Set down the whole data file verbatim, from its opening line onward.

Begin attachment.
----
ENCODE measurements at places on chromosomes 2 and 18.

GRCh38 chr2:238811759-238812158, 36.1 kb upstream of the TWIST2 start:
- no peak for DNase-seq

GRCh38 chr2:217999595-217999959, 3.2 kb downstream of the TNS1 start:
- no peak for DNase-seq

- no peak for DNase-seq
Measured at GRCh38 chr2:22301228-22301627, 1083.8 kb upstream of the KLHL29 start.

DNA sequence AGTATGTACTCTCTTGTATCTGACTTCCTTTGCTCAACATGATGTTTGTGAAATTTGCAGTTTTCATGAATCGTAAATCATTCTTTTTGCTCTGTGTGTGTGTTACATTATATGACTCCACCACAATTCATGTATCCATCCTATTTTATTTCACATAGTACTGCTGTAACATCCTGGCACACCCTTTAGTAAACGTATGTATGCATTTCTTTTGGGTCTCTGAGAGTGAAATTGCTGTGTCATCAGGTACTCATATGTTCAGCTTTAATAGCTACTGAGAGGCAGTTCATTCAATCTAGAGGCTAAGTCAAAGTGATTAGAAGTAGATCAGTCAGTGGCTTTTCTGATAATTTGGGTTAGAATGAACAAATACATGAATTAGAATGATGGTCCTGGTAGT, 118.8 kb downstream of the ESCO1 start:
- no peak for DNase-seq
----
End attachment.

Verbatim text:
ENCODE measurements at places on chromosomes 2 and 18.

GRCh38 chr2:238811759-238812158, 36.1 kb upstream of the TWIST2 start:
- no peak for DNase-seq

GRCh38 chr2:217999595-217999959, 3.2 kb downstream of the TNS1 start:
- no peak for DNase-seq

- no peak for DNase-seq
Measured at GRCh38 chr2:22301228-22301627, 1083.8 kb upstream of the KLHL29 start.

DNA sequence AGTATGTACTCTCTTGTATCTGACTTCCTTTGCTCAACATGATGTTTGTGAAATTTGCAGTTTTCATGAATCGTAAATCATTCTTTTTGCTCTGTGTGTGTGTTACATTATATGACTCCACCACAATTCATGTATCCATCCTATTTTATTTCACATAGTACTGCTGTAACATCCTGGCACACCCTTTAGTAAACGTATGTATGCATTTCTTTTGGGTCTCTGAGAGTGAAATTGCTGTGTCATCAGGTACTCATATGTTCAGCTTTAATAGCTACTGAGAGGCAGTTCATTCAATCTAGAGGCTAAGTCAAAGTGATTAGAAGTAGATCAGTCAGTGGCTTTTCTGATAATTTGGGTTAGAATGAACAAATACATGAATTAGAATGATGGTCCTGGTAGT, 118.8 kb downstream of the ESCO1 start:
- no peak for DNase-seq